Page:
Onlaid applique is done by cutting out the pattern in one or many coloured materials, and laying it down on an intact ground of another material. Parts are often shaded with a brush, high lights and details worked in with stitches of silk, and sometimes whole flowers or figures are embroidered, cut out, and couched down. This sort of work is extremely amusing, and gives scope to much play of fancy and ingenuity, and when artistically composed it is sometimes very beautiful.
Another style of onlaid applique is only worked in solid outlines, laid down in ribbon or cord, sometimes in both. This was much in vogue in the time of Queen Anne, and for a hundred years after.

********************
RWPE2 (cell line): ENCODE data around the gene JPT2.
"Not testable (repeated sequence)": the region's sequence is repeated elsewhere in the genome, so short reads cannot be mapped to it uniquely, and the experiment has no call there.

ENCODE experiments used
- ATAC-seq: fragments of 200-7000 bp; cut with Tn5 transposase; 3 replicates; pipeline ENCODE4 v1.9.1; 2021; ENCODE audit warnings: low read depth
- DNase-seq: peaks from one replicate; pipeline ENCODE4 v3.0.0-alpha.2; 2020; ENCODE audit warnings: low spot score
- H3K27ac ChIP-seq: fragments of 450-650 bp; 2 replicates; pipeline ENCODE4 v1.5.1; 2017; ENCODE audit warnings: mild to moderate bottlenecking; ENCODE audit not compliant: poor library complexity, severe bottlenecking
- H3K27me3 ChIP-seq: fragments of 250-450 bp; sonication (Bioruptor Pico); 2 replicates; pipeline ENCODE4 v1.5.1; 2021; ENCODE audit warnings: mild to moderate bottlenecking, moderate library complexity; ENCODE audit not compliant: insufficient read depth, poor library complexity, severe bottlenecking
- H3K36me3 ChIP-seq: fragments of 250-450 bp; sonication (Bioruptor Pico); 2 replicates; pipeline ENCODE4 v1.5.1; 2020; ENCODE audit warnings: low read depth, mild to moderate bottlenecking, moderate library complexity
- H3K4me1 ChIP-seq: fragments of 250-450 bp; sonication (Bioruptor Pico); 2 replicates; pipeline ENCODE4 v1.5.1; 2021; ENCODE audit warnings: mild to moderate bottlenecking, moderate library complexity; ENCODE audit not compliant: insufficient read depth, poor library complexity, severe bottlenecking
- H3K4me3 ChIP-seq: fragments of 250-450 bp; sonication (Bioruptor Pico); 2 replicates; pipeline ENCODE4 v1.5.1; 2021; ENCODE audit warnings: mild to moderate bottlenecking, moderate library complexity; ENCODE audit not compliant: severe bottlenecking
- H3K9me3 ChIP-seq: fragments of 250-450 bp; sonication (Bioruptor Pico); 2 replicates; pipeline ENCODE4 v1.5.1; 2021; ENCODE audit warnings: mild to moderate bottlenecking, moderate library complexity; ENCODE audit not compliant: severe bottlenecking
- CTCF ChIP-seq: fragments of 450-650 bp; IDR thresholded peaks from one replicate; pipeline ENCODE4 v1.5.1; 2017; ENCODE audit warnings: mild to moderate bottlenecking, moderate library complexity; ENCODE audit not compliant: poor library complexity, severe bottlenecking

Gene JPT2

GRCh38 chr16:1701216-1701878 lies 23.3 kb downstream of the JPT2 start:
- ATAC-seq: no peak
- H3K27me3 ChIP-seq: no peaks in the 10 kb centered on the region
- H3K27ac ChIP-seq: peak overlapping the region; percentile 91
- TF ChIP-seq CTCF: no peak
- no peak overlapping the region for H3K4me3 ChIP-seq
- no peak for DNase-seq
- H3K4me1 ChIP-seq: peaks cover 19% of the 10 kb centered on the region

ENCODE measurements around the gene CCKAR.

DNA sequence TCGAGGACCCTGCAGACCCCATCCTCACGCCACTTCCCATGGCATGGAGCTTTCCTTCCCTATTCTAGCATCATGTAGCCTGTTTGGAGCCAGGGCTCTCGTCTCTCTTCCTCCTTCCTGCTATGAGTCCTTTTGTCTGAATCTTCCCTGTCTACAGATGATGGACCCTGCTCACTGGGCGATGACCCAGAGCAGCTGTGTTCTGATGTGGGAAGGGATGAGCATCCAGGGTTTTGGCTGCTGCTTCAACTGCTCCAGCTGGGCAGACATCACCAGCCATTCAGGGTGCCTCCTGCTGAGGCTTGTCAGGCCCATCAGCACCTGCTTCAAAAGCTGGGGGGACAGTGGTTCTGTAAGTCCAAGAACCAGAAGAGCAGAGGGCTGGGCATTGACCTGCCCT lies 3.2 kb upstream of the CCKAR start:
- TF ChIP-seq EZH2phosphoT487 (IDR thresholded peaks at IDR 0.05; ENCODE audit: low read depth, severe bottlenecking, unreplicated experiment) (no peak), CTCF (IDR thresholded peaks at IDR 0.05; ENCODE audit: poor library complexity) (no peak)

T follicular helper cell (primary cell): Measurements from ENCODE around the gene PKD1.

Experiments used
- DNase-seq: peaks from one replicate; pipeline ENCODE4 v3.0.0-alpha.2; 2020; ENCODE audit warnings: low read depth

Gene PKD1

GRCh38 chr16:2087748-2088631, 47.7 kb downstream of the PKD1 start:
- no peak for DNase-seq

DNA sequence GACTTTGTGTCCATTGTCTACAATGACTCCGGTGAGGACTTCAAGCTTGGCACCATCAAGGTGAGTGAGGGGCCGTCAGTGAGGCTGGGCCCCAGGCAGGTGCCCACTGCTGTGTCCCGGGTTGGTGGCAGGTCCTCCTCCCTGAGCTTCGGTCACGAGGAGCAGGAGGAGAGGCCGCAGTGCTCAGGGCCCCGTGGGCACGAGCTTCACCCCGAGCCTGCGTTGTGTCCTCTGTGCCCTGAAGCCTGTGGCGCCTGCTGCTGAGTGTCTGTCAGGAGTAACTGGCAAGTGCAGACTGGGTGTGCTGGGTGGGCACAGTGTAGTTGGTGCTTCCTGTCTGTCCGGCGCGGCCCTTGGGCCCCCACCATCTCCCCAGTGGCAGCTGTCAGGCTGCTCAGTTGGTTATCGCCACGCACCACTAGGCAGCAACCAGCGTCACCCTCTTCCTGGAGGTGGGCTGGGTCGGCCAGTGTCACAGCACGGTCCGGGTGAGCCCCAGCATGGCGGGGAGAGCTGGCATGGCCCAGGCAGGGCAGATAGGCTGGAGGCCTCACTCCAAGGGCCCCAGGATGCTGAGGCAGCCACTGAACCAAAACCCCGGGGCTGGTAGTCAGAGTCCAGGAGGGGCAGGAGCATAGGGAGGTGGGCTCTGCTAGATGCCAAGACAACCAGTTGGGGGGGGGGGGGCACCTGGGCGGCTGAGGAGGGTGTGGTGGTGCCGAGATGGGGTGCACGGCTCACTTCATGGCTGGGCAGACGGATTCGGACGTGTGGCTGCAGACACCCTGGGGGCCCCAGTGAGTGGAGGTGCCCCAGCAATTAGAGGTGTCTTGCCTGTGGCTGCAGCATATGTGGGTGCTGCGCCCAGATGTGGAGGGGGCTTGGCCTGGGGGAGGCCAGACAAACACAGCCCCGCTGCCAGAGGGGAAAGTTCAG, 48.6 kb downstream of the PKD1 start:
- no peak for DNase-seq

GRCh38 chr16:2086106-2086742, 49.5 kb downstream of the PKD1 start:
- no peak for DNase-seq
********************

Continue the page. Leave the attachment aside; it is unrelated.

The ribbon, very soft and thick, sometimes figured, sometimes plain, was manufactured with a stout thread on each side, which could be drawn, and so regulate the ribbon and enable it to follow the flow of the pattern.
The German, French, and Italians often enriched this style of work with a flower, embroidered and applied thrown in here and there. Very small fringes also were introduced into the pattern, or arabesqued.